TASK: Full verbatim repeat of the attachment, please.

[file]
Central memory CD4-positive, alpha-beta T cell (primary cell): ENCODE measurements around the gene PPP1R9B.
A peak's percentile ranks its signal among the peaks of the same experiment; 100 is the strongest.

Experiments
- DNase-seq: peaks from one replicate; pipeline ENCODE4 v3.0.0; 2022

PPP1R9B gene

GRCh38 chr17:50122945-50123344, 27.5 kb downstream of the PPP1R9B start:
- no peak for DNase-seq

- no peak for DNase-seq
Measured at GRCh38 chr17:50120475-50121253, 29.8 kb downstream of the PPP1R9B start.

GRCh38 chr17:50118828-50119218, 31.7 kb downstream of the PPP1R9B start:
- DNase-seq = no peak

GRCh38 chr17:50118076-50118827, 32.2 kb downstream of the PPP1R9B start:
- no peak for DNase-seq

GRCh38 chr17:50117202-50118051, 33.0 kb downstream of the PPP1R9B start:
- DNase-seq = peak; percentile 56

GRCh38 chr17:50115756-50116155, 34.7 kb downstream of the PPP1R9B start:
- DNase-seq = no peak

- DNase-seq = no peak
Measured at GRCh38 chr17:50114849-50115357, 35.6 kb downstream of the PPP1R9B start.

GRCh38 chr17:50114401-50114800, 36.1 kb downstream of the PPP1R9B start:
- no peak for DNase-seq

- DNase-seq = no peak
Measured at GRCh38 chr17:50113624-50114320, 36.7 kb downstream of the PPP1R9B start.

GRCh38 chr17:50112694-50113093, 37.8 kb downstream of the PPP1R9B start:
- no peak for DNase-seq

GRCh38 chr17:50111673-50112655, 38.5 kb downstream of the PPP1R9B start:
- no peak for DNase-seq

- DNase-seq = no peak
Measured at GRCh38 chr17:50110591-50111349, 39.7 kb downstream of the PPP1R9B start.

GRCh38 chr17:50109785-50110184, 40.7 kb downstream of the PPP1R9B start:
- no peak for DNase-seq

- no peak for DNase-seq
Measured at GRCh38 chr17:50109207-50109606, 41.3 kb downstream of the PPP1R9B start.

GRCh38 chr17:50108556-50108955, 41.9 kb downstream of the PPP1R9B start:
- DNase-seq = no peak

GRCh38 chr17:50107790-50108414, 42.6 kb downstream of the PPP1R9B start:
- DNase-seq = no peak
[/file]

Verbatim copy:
Central memory CD4-positive, alpha-beta T cell (primary cell): ENCODE measurements around the gene PPP1R9B.
A peak's percentile ranks its signal among the peaks of the same experiment; 100 is the strongest.

Experiments
- DNase-seq: peaks from one replicate; pipeline ENCODE4 v3.0.0; 2022

PPP1R9B gene

GRCh38 chr17:50122945-50123344, 27.5 kb downstream of the PPP1R9B start:
- no peak for DNase-seq

- no peak for DNase-seq
Measured at GRCh38 chr17:50120475-50121253, 29.8 kb downstream of the PPP1R9B start.

GRCh38 chr17:50118828-50119218, 31.7 kb downstream of the PPP1R9B start:
- DNase-seq = no peak

GRCh38 chr17:50118076-50118827, 32.2 kb downstream of the PPP1R9B start:
- no peak for DNase-seq

GRCh38 chr17:50117202-50118051, 33.0 kb downstream of the PPP1R9B start:
- DNase-seq = peak; percentile 56

GRCh38 chr17:50115756-50116155, 34.7 kb downstream of the PPP1R9B start:
- DNase-seq = no peak

- DNase-seq = no peak
Measured at GRCh38 chr17:50114849-50115357, 35.6 kb downstream of the PPP1R9B start.

GRCh38 chr17:50114401-50114800, 36.1 kb downstream of the PPP1R9B start:
- no peak for DNase-seq

- DNase-seq = no peak
Measured at GRCh38 chr17:50113624-50114320, 36.7 kb downstream of the PPP1R9B start.

GRCh38 chr17:50112694-50113093, 37.8 kb downstream of the PPP1R9B start:
- no peak for DNase-seq

GRCh38 chr17:50111673-50112655, 38.5 kb downstream of the PPP1R9B start:
- no peak for DNase-seq

- DNase-seq = no peak
Measured at GRCh38 chr17:50110591-50111349, 39.7 kb downstream of the PPP1R9B start.

GRCh38 chr17:50109785-50110184, 40.7 kb downstream of the PPP1R9B start:
- no peak for DNase-seq

- no peak for DNase-seq
Measured at GRCh38 chr17:50109207-50109606, 41.3 kb downstream of the PPP1R9B start.

GRCh38 chr17:50108556-50108955, 41.9 kb downstream of the PPP1R9B start:
- DNase-seq = no peak

GRCh38 chr17:50107790-50108414, 42.6 kb downstream of the PPP1R9B start:
- DNase-seq = no peak